The policies that benefit a tiny fraction of Americans resulted from a long-concerted effort by the wealthy to thwart laws that might give the rest of Americans a chance.
By Maria Armoudian, AlterNet
Posted on November 10, 2010

For years, wealth has been increasingly concentrated at the very top of the income pyramid with the super-rich owning a larger and larger share of wealth, benefits and power. But while much attention has been focused on fixing a flawed economy, other experts suggest the problem would be better addressed by examining the politics and policies behind the phenomenon. Those policies that continue to benefit a tiny fraction of Americans resulted from a long-concerted effort by the very wealthy who organized campaigns to thwart those laws that might give the rest of Americans a chance. The history and policies are detailed in a book by professors Jacob Hacker and Paul Pierson titled Winner Take All Politics: How Washington Made the Rich Richer and Turned its Back on the Middle Class.

Maria Armoudian: Let’s start with the numbers. You note in Winner Take All Politics that the numbers have been historically hard to get but that now they have been tracked by some economists. What do the numbers tell us?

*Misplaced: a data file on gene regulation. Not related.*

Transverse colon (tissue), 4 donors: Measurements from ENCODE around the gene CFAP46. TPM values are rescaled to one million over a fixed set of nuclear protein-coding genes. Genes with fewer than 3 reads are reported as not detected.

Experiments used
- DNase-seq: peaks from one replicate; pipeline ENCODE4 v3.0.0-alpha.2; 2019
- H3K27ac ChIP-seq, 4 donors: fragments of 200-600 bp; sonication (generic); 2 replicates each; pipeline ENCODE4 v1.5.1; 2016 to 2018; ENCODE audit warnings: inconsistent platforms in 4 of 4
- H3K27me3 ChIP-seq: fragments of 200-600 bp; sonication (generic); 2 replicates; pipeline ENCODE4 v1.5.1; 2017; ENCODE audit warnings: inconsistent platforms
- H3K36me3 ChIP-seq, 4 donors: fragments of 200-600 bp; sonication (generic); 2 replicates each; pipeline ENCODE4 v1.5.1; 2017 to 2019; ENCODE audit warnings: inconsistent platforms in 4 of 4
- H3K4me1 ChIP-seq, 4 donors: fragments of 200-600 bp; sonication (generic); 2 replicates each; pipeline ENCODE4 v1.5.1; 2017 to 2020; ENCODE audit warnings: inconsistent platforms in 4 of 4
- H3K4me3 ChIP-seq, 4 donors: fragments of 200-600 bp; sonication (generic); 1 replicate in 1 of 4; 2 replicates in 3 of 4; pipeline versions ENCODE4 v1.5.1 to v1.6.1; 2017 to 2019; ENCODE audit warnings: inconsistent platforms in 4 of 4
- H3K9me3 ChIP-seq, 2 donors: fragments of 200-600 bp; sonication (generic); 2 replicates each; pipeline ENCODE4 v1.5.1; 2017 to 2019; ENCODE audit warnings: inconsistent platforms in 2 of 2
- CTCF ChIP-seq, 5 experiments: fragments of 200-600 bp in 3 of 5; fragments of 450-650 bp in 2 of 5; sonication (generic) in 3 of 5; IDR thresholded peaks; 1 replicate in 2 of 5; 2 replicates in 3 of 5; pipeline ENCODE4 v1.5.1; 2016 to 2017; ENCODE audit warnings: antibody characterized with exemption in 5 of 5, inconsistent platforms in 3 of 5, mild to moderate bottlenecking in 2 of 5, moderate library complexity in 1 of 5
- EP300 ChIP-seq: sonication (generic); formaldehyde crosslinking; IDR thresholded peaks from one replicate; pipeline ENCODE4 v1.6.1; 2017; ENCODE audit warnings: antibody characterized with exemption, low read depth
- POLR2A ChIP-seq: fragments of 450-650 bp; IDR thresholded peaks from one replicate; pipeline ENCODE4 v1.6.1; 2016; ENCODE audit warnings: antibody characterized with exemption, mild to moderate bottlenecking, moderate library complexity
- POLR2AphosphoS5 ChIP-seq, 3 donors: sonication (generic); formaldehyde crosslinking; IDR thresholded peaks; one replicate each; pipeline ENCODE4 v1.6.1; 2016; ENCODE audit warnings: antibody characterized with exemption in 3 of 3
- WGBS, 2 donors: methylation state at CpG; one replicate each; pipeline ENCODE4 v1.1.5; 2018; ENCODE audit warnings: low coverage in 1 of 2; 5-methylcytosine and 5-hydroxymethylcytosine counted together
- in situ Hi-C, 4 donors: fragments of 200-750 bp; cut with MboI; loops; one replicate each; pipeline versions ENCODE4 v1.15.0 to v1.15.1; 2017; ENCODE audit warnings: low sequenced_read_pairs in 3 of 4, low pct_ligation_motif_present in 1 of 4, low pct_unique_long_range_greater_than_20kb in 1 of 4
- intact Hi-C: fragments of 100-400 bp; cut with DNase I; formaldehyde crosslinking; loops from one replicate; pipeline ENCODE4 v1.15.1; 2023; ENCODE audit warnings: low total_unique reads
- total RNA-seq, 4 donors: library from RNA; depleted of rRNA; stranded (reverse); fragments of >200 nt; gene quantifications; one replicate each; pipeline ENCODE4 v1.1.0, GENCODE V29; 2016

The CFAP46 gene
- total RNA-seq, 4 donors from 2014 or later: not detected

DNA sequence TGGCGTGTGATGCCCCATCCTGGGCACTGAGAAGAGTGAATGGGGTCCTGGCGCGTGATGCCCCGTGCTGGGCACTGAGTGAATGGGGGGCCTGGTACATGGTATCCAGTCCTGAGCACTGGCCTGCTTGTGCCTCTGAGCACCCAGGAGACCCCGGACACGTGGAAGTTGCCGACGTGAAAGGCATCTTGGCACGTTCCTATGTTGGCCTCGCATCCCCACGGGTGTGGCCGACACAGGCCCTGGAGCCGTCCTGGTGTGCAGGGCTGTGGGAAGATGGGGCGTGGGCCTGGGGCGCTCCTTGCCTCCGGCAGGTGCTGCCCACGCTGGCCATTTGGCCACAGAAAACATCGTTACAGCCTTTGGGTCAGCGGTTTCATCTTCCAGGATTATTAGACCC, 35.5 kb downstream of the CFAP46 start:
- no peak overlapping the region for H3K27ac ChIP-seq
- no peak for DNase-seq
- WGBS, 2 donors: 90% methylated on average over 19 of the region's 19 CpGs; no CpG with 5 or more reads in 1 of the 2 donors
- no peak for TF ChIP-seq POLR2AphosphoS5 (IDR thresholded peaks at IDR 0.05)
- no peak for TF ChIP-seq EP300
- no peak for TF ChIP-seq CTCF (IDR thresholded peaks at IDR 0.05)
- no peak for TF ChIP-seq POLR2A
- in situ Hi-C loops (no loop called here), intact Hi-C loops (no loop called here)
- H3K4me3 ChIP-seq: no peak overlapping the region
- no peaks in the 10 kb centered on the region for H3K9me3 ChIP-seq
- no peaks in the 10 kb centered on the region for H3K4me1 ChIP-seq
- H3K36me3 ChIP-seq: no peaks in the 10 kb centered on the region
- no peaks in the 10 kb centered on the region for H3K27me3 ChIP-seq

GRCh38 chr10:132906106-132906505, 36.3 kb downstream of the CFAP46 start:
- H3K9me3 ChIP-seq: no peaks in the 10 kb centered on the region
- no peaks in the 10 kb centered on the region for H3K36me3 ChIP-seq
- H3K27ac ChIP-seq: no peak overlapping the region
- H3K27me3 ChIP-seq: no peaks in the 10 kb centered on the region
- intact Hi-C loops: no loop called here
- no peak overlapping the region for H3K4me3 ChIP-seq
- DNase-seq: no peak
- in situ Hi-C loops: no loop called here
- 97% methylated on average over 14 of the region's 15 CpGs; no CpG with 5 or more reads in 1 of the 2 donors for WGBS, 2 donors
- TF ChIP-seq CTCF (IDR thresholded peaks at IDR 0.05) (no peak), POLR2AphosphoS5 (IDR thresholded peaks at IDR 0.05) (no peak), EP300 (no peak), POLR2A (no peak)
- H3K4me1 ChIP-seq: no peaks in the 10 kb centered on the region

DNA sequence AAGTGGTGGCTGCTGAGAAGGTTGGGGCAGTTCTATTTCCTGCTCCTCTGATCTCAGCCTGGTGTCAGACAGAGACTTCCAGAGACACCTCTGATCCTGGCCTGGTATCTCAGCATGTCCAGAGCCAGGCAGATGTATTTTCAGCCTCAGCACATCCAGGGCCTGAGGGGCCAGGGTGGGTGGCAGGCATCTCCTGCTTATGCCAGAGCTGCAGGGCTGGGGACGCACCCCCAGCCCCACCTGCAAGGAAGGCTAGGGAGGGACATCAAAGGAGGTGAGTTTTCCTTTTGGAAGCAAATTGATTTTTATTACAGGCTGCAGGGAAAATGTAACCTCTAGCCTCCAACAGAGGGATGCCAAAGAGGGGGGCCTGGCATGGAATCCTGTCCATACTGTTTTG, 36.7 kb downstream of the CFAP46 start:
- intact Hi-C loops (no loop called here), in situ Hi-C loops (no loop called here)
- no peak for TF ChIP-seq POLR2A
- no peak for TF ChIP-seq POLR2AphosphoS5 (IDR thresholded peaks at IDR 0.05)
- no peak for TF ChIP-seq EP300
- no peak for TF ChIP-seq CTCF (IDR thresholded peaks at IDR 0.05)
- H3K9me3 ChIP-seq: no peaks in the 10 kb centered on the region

Jacob Hacker: You’re absolutely right. It’s difficult to look at what’s happening at the very top of the income pyramid because most of the evidence we have had was based on surveys, and because there is not a huge number of rich people in the United States who respond to phone interviews. In the last ten years or so, people have started to really home in on a unique source of evidence, namely income tax statistics, which give us a clearer picture about the rewards of economic growth. What we find is that the wealth is going not just to the top 10 percent of Americans, but really to the tiny slice at the very top, the top one tenth of one percent, even the top one hundredth of one percent. The Congressional Budget Office, using these income tax statistics, calculated that in 2005, the top 100th of one percent, the richest 11,000 households -- had an after-tax income that averaged $24 million a year. That was up from a $4 million average for this group back in 1979. That’s a remarkable change. In contrast, the middle fifth, the middle 20 percent of Americans, saw their incomes over this 1979-2005 period go from $41,000 a year to $50,000 a year. The concentration of income at the top is remarkable and sustained, and over the last 30 or 40 years, it has resulted in relatively little trickle-down to those lower on the economic ladder.